Mon, Jun 15, 2015 - Page 15 News List

Australia’s growth slows action on deficit: official


Australia’s prolonged stretch of economic growth has numbed households to the risks of budget deficits and debt, complicating efforts to adjust policy, Australian Financial System Inquiry chairman David Murray said.

Australian Prime Minister Tony Abbott has come under fire for appearing to pre-empt the results of a separate review of the taxation system by promising no changes to the treatment of residential property investments and the private-pension system.

“Running policy by ruling things out is a symptom of an economy and a community that has had [about] 25 years of continuous growth,” Murray said yesterday on Sky News.

The public “is not well-connected to arguments about debt and deficits, has not seen the serious sort of problems that can occur if those things go wrong, and the speed with which they can build up,” he added.

Abbott’s government, aiming to shore up voter support, has stepped back from budget repair — even as slowing growth and plunging commodity prices push Australia’s finances further into the red.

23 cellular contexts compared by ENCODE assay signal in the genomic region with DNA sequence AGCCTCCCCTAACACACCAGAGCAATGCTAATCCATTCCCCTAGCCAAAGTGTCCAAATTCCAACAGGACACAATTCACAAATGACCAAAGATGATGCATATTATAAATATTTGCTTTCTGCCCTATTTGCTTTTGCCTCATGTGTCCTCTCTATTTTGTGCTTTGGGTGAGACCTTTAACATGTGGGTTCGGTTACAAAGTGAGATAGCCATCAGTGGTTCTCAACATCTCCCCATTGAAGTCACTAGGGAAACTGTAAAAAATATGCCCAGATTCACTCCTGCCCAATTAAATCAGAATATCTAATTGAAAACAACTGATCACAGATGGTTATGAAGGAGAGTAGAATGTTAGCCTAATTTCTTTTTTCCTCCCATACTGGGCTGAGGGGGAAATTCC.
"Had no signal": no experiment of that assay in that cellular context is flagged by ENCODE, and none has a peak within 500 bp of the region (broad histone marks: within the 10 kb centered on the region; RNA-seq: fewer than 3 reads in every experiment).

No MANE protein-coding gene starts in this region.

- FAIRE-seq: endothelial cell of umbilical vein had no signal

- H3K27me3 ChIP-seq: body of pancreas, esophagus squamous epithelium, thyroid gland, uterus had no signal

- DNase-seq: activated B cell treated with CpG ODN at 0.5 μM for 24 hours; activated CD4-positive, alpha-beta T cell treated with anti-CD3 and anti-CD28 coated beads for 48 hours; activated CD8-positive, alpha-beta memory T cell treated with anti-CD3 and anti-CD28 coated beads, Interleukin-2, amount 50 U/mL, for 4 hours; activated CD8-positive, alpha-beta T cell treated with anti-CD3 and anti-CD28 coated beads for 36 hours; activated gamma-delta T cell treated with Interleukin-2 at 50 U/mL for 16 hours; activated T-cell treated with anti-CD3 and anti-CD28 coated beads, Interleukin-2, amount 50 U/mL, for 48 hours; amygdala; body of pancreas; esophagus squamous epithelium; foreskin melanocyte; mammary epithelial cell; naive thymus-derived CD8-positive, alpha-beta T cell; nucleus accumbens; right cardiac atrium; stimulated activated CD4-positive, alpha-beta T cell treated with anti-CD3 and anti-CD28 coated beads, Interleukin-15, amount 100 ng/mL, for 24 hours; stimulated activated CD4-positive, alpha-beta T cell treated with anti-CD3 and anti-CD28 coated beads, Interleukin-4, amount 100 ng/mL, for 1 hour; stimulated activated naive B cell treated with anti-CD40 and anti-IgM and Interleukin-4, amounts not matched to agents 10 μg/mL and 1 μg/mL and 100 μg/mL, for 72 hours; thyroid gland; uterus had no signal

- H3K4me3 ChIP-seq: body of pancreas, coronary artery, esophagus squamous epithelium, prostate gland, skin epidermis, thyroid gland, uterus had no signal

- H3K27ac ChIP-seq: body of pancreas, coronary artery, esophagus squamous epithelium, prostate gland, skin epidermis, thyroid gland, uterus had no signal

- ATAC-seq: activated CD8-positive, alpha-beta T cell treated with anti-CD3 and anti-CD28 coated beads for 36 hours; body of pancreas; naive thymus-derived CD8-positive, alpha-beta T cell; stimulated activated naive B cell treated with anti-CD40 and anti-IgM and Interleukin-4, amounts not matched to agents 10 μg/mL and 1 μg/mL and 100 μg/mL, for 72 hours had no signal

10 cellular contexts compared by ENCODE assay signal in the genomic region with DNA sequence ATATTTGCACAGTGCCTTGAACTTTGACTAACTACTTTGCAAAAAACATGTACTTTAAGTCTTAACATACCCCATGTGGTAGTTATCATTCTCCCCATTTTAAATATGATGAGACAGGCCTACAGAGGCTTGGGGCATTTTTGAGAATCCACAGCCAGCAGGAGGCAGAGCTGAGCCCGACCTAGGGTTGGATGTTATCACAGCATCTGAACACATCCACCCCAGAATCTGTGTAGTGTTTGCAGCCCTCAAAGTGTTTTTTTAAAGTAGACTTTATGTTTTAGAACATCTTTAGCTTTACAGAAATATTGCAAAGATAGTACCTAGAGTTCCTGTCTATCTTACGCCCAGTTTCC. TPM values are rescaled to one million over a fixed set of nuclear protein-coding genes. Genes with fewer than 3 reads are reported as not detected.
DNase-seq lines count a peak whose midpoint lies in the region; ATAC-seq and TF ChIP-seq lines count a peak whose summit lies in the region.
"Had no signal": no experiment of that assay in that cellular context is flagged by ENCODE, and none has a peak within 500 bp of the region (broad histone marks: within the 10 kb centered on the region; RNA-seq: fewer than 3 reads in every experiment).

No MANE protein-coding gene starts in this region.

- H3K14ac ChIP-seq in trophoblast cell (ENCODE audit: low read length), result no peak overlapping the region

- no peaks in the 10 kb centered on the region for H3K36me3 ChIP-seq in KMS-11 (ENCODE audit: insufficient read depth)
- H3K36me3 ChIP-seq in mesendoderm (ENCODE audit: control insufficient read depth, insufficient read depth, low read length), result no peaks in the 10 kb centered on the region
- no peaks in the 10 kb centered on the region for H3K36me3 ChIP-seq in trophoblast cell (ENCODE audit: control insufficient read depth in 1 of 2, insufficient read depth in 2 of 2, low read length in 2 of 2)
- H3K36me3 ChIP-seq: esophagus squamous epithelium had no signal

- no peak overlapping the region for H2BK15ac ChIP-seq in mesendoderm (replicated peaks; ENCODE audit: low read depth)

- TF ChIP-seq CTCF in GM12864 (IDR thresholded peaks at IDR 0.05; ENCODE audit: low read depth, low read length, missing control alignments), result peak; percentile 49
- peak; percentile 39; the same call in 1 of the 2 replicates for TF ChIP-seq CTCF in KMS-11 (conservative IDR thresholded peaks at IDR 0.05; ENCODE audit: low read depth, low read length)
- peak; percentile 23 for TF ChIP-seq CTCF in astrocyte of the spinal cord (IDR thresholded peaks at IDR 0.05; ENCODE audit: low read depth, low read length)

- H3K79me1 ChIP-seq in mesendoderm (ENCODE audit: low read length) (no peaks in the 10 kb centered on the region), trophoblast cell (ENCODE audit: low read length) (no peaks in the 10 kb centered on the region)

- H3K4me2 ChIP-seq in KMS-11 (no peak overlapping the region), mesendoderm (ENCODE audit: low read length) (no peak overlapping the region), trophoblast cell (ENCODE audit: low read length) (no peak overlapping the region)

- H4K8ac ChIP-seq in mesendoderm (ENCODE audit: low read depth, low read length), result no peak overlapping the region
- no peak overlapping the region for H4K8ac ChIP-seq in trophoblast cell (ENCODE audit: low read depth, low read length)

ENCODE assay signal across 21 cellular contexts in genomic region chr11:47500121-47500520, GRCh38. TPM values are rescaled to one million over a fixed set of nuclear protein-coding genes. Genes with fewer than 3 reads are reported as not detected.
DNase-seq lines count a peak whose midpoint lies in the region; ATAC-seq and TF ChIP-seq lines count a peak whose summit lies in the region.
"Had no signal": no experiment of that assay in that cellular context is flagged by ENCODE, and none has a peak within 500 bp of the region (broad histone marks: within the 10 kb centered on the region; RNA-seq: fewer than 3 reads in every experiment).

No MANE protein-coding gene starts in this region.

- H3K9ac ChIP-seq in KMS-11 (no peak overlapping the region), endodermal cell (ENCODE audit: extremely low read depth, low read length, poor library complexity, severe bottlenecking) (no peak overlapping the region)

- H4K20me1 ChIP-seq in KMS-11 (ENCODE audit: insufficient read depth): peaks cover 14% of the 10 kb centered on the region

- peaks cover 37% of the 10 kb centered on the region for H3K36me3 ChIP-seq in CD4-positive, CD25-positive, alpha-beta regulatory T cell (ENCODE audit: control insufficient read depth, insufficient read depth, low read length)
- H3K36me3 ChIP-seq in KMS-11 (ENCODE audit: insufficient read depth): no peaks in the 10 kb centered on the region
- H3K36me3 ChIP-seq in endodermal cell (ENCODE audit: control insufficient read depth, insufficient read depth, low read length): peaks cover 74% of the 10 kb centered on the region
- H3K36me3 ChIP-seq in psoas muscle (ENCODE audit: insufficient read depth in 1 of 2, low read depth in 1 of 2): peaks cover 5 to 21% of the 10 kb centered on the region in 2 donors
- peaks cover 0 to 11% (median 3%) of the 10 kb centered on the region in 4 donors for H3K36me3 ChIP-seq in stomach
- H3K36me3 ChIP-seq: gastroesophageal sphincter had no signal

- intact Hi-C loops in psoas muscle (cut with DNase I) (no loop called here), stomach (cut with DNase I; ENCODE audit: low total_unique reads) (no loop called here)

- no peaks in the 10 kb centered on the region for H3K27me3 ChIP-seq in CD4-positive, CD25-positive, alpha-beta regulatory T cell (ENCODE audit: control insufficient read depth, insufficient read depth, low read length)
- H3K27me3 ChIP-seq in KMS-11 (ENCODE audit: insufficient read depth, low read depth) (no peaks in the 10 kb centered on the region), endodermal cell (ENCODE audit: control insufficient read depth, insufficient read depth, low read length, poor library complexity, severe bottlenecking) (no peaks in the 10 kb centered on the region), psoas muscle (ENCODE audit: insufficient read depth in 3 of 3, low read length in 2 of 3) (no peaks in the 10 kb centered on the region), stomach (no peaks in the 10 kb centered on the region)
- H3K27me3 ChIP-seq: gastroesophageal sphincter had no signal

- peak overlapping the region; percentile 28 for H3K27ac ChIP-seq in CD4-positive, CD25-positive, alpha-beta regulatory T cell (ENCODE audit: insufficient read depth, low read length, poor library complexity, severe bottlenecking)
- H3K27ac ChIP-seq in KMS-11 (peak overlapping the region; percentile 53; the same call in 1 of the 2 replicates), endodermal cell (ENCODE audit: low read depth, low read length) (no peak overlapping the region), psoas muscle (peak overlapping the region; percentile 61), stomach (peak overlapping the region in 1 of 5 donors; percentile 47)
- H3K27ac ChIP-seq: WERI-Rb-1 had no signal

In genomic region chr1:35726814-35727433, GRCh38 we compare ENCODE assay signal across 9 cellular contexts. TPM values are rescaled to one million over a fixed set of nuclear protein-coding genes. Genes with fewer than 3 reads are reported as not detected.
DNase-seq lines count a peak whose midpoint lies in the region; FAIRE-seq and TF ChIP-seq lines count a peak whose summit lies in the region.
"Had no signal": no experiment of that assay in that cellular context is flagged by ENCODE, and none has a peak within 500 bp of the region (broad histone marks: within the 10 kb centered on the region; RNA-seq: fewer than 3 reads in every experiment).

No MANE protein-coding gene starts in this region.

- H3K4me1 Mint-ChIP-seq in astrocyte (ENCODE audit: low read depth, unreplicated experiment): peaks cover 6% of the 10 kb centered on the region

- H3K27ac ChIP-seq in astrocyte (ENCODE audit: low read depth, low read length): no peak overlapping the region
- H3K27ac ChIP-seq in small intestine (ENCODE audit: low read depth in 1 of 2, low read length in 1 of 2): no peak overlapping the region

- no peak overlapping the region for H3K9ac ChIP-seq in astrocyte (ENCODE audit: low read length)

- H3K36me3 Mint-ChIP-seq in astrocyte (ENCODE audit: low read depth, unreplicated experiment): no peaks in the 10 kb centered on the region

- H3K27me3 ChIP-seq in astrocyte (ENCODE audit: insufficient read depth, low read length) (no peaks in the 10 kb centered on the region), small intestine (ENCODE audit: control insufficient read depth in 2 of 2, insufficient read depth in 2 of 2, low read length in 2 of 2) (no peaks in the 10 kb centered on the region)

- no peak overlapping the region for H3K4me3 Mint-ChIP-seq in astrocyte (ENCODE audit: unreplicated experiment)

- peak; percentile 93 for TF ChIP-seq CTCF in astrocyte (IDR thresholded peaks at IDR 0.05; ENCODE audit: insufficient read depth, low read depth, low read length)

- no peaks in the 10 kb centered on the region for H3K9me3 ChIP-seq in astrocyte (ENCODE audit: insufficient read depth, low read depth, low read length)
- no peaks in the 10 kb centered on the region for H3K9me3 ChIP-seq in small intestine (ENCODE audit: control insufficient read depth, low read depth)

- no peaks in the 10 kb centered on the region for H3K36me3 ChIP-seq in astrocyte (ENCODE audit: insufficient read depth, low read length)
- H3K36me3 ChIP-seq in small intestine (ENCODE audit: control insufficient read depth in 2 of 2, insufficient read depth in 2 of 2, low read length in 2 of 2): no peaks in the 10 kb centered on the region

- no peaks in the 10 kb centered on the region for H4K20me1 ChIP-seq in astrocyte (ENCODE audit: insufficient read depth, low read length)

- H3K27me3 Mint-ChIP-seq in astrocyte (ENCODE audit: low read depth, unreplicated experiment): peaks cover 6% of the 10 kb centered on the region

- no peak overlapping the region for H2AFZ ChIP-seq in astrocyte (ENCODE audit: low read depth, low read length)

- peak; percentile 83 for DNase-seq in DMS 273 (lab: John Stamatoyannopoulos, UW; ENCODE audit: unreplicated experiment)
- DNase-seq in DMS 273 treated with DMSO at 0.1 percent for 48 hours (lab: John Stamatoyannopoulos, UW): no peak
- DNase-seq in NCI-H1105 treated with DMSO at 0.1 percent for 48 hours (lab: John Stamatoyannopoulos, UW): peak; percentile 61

“It is hard to make a case to the community that things need adjustment,” Murray said. “[However,] there is absolutely no question that Australia now needs some serious policies around productivity improvement.”

The former Commonwealth Bank of Australia chief executive also urged a timely response to his review of the financial system, saying otherwise markets will try to “guess which way the government might jump.”

Murray’s report calls for Australia’s four largest banks to boost capital buffers to the top quartile of global lenders and to set aside more funds against potential mortgage losses.

Landlords have helped fuel a 40 percent surge in Sydney house prices in the past three years, and the Australian Prudential Regulation Authority urged lenders in December last year to limit investor mortgage growth to 10 percent a year.

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